Chapter 1

Jennifer and I moved in the spring of 2002. We had outgrown our 950 sq. ft home with a bunch of little kids and one small bathroom. Since of necessity I was on a tight budget, I decided to do the move myself; so I scheduled with a moving van company three weeks in advance and ordered the perfect 17 ft. truck,. I planned that it would take me three trips to cover the exact process, but the words of Robert Burns come to mind: “The best laid plans of mice and men often go awry!”

Chaos started the morning of the move. I arrived at the moving van company to pick up the truck, but they had never heard of Mark Yarbrough. I had papers, but it didn’t matter; neither did they have my 17 ft truck. Instead, the manager offered me a 26 ft. moving van since that was all he had. It was that or nothing. It was a standard shift and the manager told me it ran a little rough. In addition it shook and slipped out of second gear; but I had no choice. I had scheduled the day off and I had a friend who had agreed to help me move.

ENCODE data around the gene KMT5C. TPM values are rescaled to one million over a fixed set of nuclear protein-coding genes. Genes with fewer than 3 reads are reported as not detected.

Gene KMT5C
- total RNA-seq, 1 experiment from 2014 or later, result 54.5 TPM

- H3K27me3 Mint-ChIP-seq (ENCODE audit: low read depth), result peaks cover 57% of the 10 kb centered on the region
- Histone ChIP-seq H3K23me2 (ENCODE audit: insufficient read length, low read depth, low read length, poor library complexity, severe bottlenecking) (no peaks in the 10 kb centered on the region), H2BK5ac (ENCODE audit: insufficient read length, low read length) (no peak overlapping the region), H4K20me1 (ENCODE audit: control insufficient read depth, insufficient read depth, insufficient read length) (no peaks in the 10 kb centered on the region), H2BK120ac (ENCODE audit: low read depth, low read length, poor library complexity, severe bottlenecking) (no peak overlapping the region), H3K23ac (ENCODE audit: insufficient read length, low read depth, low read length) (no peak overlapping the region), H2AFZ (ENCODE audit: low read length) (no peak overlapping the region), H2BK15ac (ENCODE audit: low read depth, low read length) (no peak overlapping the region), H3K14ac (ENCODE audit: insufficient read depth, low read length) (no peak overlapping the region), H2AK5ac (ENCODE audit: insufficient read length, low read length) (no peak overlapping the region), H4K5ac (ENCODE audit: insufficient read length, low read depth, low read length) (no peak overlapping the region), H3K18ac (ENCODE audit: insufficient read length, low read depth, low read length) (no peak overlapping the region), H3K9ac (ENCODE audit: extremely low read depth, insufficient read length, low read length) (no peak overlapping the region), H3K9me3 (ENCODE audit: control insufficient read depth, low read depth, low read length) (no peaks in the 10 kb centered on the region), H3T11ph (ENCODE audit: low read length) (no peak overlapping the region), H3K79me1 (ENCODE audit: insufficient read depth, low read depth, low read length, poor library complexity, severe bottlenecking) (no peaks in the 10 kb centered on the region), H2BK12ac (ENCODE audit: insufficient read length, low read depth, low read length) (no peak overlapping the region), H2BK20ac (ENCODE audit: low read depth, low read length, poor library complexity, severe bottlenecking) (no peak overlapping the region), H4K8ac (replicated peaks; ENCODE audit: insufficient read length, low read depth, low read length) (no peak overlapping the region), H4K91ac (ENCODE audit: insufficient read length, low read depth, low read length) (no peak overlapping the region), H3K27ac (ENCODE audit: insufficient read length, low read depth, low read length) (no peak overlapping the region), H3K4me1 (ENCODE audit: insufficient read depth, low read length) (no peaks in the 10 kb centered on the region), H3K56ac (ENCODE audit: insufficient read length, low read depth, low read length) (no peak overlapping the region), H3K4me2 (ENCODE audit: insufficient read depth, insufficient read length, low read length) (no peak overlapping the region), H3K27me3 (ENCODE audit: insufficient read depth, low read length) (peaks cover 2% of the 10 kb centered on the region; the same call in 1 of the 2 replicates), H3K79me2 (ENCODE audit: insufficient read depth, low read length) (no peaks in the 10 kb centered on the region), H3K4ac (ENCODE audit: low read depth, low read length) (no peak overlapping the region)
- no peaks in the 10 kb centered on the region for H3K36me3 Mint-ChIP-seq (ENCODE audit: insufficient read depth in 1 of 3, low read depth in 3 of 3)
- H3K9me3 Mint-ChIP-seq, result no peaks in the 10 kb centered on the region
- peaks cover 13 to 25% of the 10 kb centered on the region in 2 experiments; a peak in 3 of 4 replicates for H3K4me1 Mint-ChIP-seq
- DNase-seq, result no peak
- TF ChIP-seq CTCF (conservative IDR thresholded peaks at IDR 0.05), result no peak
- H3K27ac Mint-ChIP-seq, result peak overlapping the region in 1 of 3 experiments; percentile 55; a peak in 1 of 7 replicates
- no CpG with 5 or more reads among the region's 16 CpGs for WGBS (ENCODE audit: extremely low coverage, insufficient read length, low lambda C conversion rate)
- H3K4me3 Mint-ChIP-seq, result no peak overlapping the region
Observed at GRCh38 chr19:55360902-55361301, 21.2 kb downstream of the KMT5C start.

The plan, however, still worked with few modifications until the final run. I was on my way back to the moving van company after delivering my final load when it happened. The truck started shaking, and the vibration was so violent that I thought I would fall out of the seat. Then the truck literally blew up with a loud explosion. Smoke engulfed the cab, and fire came from under the hood. I managed to guide the truck to the side of the road where it finally came to a stop. I was shell shocked but I managed to jump out as the smoke and fire came from the truck. .